Why the 2014 Chicago Bears Are All About Setting the Stage for the 2015 Edition

| July 30th, 2014


NFL fans have the patience of my orange boy cat (named Bear, pictured above) once he knows his wet food has been moved from the can to the plate. There’s a lot of walking in circles. His sweet-tempered meow morphs into a more desperate, restless MEOORRRRE. He is so hungry for a taste of what he knows is so close he is unable to control himself.

Telling an NFL fan training camp and the preseason are meaningless is the equivalent of placing Bear’s plate on the ground and then holding him ten feet away. Telling them what I’m about to tell them, that 2014 is but a stepping stone to the mountaintop, will elicit more than a MEOORRRRE. It’ll end with my blogging hands scratched until blood is drawn.

2013’s edition of the Chicago Bears established a new direction under the leadership of Marc Trestman and excommunicated the old direction (Lovie) and leadership (Urlacher). It was only an 8-8 campaign but for a fan base desperate for big league offense it left even the most pessimistic fan with a firm understanding the arrow is pointed in the correct direction.

2013, coupled with Emery’s 2012 offseason, were the first step in what Pat Riley calls  “the innocent climb.” Here is a publisher’s summary of that notion:

The innocent climb is the surge that occurs within a team as they are accomplishing more because of the synergy that occurs within a team. Innocence means understanding that the team comes first and being carried along by that; being naive means being ignorant. Innocence doesn’t mean being naive. Teamwork and all of its benefits happen when everyone puts the team first. innocence comes when the leader believes in something and puts him or herself out to accomplish that.

Climbing innocently began with the establishment of this new direction and the building of a new identity. But something funny happened on the way to Soldier Field. Trestman and Emery were successful at a more rapid rate than expected and produced a championship-caliber offense in the first year of this new program.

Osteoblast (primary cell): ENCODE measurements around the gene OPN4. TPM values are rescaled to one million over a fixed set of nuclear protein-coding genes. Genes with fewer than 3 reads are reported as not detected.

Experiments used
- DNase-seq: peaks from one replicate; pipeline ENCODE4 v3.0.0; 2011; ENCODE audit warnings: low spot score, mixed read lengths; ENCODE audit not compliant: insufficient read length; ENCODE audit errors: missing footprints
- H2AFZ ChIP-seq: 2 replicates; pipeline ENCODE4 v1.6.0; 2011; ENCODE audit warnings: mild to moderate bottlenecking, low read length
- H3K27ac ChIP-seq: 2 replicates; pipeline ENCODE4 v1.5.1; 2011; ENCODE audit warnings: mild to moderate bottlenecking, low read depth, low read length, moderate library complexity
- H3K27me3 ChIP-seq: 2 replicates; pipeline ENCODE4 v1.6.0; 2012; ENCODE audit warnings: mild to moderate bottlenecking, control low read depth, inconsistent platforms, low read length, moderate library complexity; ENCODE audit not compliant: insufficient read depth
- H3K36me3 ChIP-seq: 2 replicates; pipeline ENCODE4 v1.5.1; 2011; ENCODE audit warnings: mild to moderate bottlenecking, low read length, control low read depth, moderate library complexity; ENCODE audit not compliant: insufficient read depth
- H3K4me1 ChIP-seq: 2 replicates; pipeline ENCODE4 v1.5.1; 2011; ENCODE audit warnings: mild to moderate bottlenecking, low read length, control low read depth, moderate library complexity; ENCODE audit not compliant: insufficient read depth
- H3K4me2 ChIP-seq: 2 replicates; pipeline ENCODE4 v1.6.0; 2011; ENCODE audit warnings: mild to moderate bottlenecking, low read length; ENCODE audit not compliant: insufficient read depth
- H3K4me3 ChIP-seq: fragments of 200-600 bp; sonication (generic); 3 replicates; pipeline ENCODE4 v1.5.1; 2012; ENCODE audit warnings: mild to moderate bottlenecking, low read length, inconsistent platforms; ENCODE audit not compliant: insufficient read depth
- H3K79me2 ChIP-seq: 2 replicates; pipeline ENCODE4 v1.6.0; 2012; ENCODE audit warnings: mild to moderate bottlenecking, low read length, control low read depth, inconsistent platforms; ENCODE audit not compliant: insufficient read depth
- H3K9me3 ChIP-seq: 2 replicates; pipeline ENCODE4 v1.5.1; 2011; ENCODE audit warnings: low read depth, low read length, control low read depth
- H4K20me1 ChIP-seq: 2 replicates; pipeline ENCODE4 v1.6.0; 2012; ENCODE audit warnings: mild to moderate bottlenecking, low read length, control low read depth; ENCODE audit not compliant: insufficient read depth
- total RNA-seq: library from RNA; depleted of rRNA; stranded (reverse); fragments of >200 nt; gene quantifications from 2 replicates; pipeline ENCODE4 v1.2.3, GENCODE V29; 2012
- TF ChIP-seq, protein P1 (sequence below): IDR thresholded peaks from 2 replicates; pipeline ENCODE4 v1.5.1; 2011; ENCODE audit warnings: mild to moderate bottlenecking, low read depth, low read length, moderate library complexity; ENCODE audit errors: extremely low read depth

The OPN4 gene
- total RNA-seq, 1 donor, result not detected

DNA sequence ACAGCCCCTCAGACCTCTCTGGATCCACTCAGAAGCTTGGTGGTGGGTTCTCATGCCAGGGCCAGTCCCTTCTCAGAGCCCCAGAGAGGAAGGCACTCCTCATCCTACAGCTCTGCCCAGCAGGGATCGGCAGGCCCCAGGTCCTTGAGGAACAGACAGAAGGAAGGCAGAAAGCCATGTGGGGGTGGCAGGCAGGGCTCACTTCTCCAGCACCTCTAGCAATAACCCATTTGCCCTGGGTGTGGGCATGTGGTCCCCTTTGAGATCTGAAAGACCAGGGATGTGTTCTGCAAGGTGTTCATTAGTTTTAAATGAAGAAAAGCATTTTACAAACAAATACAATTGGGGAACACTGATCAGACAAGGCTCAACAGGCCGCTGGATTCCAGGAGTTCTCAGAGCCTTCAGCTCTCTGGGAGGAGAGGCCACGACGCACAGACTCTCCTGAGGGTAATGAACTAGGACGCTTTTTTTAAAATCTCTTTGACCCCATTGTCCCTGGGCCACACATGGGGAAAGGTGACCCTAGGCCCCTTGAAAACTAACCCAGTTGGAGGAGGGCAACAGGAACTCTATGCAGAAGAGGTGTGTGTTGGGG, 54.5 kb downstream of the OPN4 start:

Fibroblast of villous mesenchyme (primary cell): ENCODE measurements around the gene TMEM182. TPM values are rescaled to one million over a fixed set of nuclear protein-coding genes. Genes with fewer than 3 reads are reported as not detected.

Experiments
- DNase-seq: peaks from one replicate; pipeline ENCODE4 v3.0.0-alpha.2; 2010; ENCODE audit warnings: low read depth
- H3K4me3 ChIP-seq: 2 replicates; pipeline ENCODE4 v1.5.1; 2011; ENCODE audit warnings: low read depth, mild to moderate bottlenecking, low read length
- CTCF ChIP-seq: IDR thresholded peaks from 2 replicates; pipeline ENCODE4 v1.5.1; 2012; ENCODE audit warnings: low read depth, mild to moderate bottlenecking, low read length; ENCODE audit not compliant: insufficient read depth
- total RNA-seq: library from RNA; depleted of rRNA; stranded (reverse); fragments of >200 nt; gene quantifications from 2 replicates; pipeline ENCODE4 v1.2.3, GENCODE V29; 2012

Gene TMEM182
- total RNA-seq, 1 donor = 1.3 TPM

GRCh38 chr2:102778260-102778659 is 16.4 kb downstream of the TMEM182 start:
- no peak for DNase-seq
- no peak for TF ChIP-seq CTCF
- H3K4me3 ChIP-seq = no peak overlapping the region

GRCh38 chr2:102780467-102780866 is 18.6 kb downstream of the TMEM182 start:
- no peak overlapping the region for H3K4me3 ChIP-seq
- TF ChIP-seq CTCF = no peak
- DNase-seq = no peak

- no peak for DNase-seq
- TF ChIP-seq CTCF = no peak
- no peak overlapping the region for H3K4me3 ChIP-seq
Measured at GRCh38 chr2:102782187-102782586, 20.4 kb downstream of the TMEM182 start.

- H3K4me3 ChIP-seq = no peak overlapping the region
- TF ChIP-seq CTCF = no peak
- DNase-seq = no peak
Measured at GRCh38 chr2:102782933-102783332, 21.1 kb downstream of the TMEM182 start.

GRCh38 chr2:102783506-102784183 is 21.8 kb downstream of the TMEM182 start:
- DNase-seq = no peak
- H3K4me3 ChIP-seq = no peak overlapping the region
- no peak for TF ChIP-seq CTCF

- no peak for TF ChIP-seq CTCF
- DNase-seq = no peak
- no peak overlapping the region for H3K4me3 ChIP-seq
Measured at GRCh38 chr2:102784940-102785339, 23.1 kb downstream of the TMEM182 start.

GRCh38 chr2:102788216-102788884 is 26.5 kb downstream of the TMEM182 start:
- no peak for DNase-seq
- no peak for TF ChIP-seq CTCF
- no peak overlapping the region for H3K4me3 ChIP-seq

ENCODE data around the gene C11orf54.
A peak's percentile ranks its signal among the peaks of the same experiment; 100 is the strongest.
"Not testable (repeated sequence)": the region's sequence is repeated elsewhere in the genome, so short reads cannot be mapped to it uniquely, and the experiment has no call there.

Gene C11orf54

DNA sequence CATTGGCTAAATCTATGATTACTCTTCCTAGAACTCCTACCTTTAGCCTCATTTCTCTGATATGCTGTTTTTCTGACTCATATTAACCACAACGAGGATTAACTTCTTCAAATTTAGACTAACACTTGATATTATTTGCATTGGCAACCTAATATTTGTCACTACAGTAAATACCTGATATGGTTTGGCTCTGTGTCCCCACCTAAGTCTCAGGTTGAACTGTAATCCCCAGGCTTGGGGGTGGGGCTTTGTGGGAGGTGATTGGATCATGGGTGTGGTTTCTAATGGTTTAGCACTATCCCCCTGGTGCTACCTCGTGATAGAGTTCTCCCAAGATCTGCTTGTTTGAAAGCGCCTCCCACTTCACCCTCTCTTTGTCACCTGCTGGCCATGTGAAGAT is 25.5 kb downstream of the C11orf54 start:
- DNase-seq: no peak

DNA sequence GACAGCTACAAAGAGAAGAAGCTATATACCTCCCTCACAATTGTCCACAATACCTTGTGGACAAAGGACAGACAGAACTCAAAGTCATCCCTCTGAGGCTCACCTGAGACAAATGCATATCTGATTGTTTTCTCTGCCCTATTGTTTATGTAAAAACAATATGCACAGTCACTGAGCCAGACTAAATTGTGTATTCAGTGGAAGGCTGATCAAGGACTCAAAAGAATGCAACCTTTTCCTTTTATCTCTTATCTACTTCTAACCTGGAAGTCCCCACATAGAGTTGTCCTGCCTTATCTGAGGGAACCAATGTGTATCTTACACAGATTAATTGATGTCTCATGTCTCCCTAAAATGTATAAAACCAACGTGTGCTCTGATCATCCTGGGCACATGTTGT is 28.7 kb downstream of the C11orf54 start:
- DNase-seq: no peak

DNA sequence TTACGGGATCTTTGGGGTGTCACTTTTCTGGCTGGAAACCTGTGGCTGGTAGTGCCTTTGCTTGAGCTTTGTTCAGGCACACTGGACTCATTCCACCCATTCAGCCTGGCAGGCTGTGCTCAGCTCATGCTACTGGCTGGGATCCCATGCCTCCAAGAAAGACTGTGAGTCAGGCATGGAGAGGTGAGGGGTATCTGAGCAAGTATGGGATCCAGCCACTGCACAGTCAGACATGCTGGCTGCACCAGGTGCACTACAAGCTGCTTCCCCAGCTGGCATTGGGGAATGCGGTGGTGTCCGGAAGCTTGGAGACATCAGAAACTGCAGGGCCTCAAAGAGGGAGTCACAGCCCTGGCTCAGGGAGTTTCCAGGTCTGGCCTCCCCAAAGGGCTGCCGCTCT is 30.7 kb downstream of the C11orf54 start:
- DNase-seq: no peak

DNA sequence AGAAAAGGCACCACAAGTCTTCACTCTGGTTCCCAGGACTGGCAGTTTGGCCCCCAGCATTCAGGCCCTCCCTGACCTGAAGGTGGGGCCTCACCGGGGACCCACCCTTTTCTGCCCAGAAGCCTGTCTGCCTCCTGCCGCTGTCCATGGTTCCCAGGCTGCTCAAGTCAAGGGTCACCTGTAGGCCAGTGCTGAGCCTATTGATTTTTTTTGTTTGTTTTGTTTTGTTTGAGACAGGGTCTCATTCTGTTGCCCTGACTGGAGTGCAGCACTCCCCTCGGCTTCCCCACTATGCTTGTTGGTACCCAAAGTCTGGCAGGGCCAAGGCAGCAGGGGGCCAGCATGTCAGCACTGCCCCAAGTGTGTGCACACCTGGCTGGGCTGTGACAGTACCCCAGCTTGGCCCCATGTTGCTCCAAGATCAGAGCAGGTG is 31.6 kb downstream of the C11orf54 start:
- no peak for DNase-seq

Now, the defense.

All of the excitement surrounding the 2014 season needs to be tempered with the following: the Bears are coming off the worst defensive season in the history of their organization. And rarely does a true championship contender have so many questions on one side of the ball in August.

Can the Bears young linebackers evolve?

Are the rookie defensive tackles ready to make an impact?

If one of the starting corners goes down, can rookie Kyle Fuller fill the void?

These are all important questions but if the answers are no to each the season does not drift down the drain.

Do the Bears have a professional safety on their roster?

Is there enough pass rush?

Aye, here’s the rub and one of the primary reasons I believe the Bears are another off season away from being true title contenders. The Bears can compensate for their lack of talent at safety with a dynamic pass rush but without that pass rush the defense will be exposed over the top continually.

Lamarr Houston is a serious upgrade but only has 16 sacks through four seasons. Jared Allen is one of the most dynamic pass rushers of the modern era and was ruthless in December of last year but he’ll still be a 32 year-old defensive end when the Bills roll into town. Ratliff and Collins? McClellin off the edge? Maybe.

What put the Seattle Seahawks over the edge in 2013 was their stockpiling of edge rushers that spring. They put the finishing touches on the sport’s best defense. The Bears have only just laid  their second coat of paint.

The Bears defense needs to take strides this season. Go from bottom of the barrel to middle of the barrel. Develop a few young players. Get into the postseason and perhaps win a postseason game.

Most important, the Bears need to make clear the targets for Phil Emery this coming offseason. Because March and beyond will not be about rebuilding a unit. It will be a about finishing a champion.

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